Now, there are a few ways of getting rid of your leech. You can simply wait till it drops off, thereby avoiding touching the slimy thing and, after all, once it’s attached it makes no difference when you remove it. You can also resort to chemical means – anything that the leech won’t like such as vinegar, lemon juice, salt, fire or tiger balm (or equivalent). By the way, fire, such as a lit match or cigarette, should be avoided – you could end up with far worse injuries than those sustained from the leech. Tiger balm is useful because it is easy to carry in your pocket, it’s not messy and the leeches hate it. The trouble with all these things is that there is a risk of the leech regurgitating into the wound leading to infection.
The best method is to simply pull it off using your fingernail to dislodge the sucker from the skin and then flick it away. Also, be sure to keep the wound clean and use a bandage to stem the bleeding.
I have been to some amazingly leech-infested places. I’ve seen them so thick on the ground, you can literally hear them crawling towards you. Two good places to see leeches include Danum Valley Conservation Area (Malaysia) and Khao Yai National Park (Thailand). But don’t let this stop you from travelling to these hotbeds of biodiversity, there is an excellent way of avoiding leeches (almost) altogether: leech-proof socks.
I used to scoff at leech-proof socks believing that leeches should just be ignored. Over the years, though, and after many bites, it seems that you develop a bit of a reaction to leech bites and the itching can be very irritating. Also, the potential for infection should not be underestimated; this can be a real problem in the tropics especially as most bites will occur around the ankle area where shoes and socks tend to rub. Most leeches can easily tunnel through the weave of ordinary socks so leech-proof socks are the best way of denying access to bare skin. The socks are basically sock-shaped pieces of fine-woven material (such as calico) that are worn over regular socks and under the boot. They are long with a pull-tie at the top, which ties up firmly under the kneecap and above the calf. If the leeches are particularly bad, it may be necessary to spray the boot and sock with an insect repellent; otherwise, they will simply climb up your leg to the nearest point of entry. The socks won’t make you 100% immune to the problem as the leeches may also climb on to you from overhanging vegetation and can attach around your waist or neck. Trip leaders tend to be well aware of the local severity of leeches and will advise you how to dress. If you’re travelling alone, however, always tuck in your shirt and never leave your shirt collar agape.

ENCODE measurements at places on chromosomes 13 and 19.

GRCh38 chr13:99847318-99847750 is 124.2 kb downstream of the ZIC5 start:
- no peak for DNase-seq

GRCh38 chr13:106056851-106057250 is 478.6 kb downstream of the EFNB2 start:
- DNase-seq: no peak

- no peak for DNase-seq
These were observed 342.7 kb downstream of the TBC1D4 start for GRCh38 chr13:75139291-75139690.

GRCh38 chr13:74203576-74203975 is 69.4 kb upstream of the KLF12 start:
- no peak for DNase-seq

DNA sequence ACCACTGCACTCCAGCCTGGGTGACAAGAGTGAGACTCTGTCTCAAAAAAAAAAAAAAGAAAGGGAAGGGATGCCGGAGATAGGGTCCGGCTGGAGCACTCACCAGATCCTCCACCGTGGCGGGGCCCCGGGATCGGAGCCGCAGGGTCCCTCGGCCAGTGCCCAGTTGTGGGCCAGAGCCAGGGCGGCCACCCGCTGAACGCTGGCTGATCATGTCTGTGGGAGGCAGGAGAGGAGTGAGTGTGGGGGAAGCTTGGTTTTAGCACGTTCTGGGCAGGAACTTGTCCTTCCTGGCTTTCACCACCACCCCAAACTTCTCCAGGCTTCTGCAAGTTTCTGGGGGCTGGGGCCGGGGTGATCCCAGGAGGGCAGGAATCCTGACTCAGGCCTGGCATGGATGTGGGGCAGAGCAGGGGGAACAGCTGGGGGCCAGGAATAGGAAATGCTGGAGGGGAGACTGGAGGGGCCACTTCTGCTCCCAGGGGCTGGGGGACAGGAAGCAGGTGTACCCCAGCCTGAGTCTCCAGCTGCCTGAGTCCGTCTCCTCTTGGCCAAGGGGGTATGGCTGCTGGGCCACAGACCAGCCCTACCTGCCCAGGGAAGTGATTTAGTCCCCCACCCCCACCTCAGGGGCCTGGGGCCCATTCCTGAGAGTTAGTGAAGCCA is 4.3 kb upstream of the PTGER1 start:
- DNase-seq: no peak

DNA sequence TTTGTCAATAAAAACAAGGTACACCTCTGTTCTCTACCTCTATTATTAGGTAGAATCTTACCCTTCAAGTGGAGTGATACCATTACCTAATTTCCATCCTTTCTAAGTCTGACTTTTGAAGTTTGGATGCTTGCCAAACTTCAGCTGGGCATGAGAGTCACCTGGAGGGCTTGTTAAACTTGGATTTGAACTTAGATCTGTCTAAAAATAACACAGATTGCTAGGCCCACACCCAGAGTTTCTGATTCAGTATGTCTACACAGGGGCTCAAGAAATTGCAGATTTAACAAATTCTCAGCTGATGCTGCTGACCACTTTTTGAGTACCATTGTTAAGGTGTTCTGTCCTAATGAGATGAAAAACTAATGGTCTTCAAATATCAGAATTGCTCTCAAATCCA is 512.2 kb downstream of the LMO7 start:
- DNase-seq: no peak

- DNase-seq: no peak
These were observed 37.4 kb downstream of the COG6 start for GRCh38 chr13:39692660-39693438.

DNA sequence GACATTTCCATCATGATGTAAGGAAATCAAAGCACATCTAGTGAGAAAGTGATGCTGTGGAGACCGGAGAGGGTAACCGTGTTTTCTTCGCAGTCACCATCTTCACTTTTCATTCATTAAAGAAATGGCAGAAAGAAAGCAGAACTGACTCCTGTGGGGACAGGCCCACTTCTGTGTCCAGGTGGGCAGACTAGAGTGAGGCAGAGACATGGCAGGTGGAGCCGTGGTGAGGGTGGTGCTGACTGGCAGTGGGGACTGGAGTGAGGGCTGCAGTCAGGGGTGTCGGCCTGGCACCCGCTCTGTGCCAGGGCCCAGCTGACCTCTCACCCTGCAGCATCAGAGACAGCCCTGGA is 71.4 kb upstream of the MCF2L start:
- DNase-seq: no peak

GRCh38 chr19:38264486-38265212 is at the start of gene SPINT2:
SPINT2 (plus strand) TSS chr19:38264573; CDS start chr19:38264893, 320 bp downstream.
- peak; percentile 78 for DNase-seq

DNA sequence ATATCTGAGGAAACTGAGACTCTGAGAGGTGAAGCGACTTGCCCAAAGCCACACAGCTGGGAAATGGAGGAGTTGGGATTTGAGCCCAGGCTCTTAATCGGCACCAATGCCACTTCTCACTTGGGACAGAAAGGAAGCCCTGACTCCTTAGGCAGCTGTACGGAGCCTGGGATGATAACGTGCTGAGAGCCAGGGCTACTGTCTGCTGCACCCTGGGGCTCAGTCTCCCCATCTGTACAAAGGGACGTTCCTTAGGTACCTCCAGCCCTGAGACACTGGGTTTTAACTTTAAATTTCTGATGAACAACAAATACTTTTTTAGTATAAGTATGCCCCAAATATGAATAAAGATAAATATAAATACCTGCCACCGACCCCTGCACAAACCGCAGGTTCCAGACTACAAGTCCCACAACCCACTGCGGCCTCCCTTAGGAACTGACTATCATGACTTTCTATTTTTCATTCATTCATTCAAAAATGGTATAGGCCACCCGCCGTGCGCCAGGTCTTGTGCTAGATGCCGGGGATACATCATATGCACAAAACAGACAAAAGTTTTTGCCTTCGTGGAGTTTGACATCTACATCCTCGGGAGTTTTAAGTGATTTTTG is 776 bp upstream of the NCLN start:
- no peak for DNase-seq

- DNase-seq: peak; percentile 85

How to treat a leech bite
Keep the wound clean. Wash with soap and water and dry thoroughly then apply pressure at the point and wait to the bleeding stops. There is a strong possibility that the bite will start to itch after a day or so and if you have a few bites around the ankle this can irritate the problem.
My favorite remedy is tiger balm or balsam hijau (which is even better but harder to find) from Indonesia. There are a number of anti-itch concoctions available from chemists and these work almost as well. If the bite is severe, it may be necessary to use antihistamine. Of course, if the bites become infected then the best course of action is to consult a doctor.
It’s all in your head
As you can see, sucking the marrow out of life has its ups and downs. But I assure you, go prepared and the upside of traveling to Southeast Asia will far outweigh the downs.
Do you have any leech stories or advice? Tell us in the comments.